As the rain falls, dancing on the grave of this semester, I still haven’t registered that it is over.  I have to reflect on the semester, to derive lessons from it, to work on the ideas I’ve got from the experience of it, but also I have to open up in my mind the notion that now I have time to write.  All semester I have been hoarding writing ideas like a miser collecting and counting precious stones, unable to do more than look at them once in a while, and that has become a habit.  Those characters talking in my head, the scenes and situations playing out as though on film that keeps subtly changing, all those things have to be given the freedom to run out of the prison and play.  Or if you prefer another metaphor, the seeds have to be allowed to fall on readied ground so that I’ll have something to harvest before the next period of extreme busy-ness begins.  I am like the farmer who keeps holding the seeds in her hand, counting them, clutching them, making sure they are there.  Time to toss them to the winds.

You can never tell where a seed might plant itself or what will grow from it.  I’ve been telling my daughter a series of long and increasingly complex adventure stories about the space pirate Vira who, it turns out, first made an appearance as a character in a favorite book of a character in one of my stories.  I keep thinking I should write these stories down, and maybe I will one day.  They’ve taken on a life of their own to the point where the people in them seem quite tangible to both of us.

The rain has stopped and I suppose I must as well.  More anon.

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2 Responses to “Ruminations on a rainy night”

  1. Kurt Says:

    The tiny insistent wildflowers whisper the loudest. They’re like little story ideas dropped into the lawn or forest floor. If you give them room, they’ll propagate across your lawn and cluster around your steps, especially in cool weather. We have a small carpet of icy blue droplets that surges and fades at the edge of our lawn with the season. They stay short enough to avoid the lawn mower at its highest setting–otherwise I couldn’t bear to mow there. There’s a flat mossy rock next to them that’s like a perch at the brink of a small sea.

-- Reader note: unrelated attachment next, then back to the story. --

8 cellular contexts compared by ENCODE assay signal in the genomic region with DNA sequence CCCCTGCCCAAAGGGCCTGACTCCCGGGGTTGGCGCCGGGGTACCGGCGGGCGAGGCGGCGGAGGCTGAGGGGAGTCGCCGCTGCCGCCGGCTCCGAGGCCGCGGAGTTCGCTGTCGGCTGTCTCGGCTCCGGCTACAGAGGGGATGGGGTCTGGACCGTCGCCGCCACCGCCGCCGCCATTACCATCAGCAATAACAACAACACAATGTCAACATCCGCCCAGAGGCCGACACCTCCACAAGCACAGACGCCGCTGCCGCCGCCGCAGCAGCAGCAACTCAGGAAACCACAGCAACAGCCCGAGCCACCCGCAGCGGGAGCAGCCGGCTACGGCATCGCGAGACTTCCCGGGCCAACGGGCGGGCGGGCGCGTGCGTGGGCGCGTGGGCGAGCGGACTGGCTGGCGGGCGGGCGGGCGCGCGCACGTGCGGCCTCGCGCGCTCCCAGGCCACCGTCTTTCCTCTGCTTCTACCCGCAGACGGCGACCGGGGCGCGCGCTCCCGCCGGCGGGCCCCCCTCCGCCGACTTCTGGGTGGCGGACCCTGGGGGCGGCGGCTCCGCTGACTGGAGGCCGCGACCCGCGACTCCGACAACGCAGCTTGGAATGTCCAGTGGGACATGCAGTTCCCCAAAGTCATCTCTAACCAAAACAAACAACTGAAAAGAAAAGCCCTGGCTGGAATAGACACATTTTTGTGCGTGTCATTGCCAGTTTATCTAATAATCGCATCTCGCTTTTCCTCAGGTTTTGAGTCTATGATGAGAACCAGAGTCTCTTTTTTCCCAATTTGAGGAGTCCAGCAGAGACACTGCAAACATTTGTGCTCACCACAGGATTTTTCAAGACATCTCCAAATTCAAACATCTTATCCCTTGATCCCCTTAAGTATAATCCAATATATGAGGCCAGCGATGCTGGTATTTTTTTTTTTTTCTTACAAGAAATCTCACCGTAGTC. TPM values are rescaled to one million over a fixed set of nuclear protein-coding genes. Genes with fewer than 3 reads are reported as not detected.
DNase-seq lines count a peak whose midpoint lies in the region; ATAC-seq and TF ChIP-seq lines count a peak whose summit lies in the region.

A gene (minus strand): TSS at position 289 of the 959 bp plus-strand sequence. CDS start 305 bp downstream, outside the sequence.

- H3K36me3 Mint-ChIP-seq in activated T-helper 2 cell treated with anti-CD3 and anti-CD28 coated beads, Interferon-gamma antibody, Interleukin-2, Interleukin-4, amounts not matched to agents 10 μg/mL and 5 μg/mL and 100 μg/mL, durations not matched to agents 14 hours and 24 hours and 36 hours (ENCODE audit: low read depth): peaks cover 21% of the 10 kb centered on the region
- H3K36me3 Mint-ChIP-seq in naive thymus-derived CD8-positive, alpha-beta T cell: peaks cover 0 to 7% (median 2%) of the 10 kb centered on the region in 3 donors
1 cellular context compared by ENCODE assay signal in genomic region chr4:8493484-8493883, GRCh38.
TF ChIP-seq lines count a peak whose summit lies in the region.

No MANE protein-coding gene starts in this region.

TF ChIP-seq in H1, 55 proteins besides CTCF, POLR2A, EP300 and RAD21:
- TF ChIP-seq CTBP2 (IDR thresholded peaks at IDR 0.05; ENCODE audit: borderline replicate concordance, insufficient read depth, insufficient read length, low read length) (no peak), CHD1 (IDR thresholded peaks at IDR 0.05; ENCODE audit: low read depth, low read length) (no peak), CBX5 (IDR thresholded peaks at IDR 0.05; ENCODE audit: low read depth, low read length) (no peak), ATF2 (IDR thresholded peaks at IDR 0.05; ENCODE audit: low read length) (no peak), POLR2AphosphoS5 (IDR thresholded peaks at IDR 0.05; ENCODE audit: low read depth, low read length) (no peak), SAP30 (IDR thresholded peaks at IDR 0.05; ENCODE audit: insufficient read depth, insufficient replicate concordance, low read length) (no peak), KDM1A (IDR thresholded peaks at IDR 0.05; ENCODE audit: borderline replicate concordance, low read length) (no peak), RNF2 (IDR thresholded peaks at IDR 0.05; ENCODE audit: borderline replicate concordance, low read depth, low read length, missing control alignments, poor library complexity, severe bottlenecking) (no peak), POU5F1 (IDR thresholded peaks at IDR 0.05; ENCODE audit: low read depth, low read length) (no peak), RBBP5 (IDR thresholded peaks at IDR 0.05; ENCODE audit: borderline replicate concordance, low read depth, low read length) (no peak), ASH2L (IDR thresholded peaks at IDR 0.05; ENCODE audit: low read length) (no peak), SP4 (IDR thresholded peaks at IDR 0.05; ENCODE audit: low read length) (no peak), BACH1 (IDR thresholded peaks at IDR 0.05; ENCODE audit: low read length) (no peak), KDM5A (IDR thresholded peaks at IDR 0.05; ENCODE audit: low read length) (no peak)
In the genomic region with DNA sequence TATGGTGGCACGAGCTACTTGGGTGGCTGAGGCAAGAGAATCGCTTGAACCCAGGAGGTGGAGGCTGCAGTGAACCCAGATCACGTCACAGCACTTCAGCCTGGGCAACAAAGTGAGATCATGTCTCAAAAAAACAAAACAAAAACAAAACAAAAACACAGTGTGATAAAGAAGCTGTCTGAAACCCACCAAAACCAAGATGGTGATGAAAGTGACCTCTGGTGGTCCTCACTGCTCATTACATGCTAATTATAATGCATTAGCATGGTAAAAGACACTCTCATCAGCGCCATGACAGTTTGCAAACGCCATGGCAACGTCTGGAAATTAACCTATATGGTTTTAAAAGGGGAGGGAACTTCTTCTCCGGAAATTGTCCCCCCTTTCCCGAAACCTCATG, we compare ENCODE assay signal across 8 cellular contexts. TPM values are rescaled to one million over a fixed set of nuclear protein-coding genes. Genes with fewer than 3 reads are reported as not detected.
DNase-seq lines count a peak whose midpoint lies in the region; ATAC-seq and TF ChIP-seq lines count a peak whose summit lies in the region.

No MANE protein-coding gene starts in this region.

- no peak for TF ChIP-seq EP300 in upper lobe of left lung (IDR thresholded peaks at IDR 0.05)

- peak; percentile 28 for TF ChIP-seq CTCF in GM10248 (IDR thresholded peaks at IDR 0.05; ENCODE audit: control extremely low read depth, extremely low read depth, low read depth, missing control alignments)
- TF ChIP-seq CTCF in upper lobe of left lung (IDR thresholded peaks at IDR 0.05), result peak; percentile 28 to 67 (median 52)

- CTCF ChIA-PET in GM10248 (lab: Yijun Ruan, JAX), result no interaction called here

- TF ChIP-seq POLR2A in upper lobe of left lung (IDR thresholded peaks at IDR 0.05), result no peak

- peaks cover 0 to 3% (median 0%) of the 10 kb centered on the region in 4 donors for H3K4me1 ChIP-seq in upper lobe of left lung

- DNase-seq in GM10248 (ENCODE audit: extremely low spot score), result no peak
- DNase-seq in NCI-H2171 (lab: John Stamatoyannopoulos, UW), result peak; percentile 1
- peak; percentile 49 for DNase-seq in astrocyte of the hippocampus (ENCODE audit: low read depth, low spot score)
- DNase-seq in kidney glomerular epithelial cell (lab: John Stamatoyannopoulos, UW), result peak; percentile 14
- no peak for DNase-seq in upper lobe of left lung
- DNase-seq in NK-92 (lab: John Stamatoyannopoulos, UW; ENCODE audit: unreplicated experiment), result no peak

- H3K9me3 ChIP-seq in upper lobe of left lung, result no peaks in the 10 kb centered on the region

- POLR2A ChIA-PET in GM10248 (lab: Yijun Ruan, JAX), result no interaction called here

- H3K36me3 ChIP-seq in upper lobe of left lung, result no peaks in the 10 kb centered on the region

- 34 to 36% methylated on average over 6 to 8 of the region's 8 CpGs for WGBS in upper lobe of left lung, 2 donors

2. vsinghsblog Says:

    That reminds me of how much I loved miniature landscapes when I was a kid. I remember being about 11 and spending hours lying on the grass in the front lawn of the house, where there was a wide bed of canna lilies. The part-time gardener would leave the hose running by the flower bed until it had carved rivers, lakes and streams in the thick, pale brown soil. The cannas raised their heads to the sky but it was in these muddy estuaries and waterways that the action was —brilliantly colored giant beetles meandering stupidly between the lily leaves, potter wasps industriously collecting balls of mud, irridescent sunbirds darting among the deep red flowers. It was a whole world, beneath the notice of anybody but a curious child or dog…

    Thanks for helping me remember that!

    Vandana